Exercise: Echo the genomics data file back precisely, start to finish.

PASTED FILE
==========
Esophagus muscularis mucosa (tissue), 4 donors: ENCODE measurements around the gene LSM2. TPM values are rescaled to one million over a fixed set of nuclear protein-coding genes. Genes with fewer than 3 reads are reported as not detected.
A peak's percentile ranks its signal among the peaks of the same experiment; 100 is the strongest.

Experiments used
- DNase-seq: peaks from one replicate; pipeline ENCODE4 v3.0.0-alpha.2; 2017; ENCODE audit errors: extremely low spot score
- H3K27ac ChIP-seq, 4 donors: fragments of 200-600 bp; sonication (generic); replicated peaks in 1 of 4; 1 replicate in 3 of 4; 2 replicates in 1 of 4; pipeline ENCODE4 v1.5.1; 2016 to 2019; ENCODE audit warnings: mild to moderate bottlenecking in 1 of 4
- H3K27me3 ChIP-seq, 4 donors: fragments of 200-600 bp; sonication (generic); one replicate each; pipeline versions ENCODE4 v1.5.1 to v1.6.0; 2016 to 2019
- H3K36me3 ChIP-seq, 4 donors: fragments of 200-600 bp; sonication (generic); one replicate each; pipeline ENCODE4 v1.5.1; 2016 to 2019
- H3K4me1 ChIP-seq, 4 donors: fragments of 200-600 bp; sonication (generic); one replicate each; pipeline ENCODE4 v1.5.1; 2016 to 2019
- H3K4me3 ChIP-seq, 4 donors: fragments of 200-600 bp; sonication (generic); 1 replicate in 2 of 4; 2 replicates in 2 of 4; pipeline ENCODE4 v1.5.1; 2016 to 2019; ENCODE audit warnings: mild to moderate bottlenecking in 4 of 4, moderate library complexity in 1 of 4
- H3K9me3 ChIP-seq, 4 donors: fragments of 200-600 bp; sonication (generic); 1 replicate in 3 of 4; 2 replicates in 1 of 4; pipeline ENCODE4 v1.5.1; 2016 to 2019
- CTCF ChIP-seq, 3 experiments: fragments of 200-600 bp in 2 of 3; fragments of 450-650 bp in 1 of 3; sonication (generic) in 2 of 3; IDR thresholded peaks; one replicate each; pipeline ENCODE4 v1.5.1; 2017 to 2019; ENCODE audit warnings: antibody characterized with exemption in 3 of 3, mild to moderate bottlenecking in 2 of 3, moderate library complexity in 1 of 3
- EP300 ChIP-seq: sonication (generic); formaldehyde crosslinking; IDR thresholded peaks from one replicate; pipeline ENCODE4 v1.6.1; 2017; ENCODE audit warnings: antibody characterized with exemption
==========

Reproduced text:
Esophagus muscularis mucosa (tissue), 4 donors: ENCODE measurements around the gene LSM2. TPM values are rescaled to one million over a fixed set of nuclear protein-coding genes. Genes with fewer than 3 reads are reported as not detected.
A peak's percentile ranks its signal among the peaks of the same experiment; 100 is the strongest.

Experiments used
- DNase-seq: peaks from one replicate; pipeline ENCODE4 v3.0.0-alpha.2; 2017; ENCODE audit errors: extremely low spot score
- H3K27ac ChIP-seq, 4 donors: fragments of 200-600 bp; sonication (generic); replicated peaks in 1 of 4; 1 replicate in 3 of 4; 2 replicates in 1 of 4; pipeline ENCODE4 v1.5.1; 2016 to 2019; ENCODE audit warnings: mild to moderate bottlenecking in 1 of 4
- H3K27me3 ChIP-seq, 4 donors: fragments of 200-600 bp; sonication (generic); one replicate each; pipeline versions ENCODE4 v1.5.1 to v1.6.0; 2016 to 2019
- H3K36me3 ChIP-seq, 4 donors: fragments of 200-600 bp; sonication (generic); one replicate each; pipeline ENCODE4 v1.5.1; 2016 to 2019
- H3K4me1 ChIP-seq, 4 donors: fragments of 200-600 bp; sonication (generic); one replicate each; pipeline ENCODE4 v1.5.1; 2016 to 2019
- H3K4me3 ChIP-seq, 4 donors: fragments of 200-600 bp; sonication (generic); 1 replicate in 2 of 4; 2 replicates in 2 of 4; pipeline ENCODE4 v1.5.1; 2016 to 2019; ENCODE audit warnings: mild to moderate bottlenecking in 4 of 4, moderate library complexity in 1 of 4
- H3K9me3 ChIP-seq, 4 donors: fragments of 200-600 bp; sonication (generic); 1 replicate in 3 of 4; 2 replicates in 1 of 4; pipeline ENCODE4 v1.5.1; 2016 to 2019
- CTCF ChIP-seq, 3 experiments: fragments of 200-600 bp in 2 of 3; fragments of 450-650 bp in 1 of 3; sonication (generic) in 2 of 3; IDR thresholded peaks; one replicate each; pipeline ENCODE4 v1.5.1; 2017 to 2019; ENCODE audit warnings: antibody characterized with exemption in 3 of 3, mild to moderate bottlenecking in 2 of 3, moderate library complexity in 1 of 3
- EP300 ChIP-seq: sonication (generic); formaldehyde crosslinking; IDR thresholded peaks from one replicate; pipeline ENCODE4 v1.6.1; 2017; ENCODE audit warnings: antibody characterized with exemption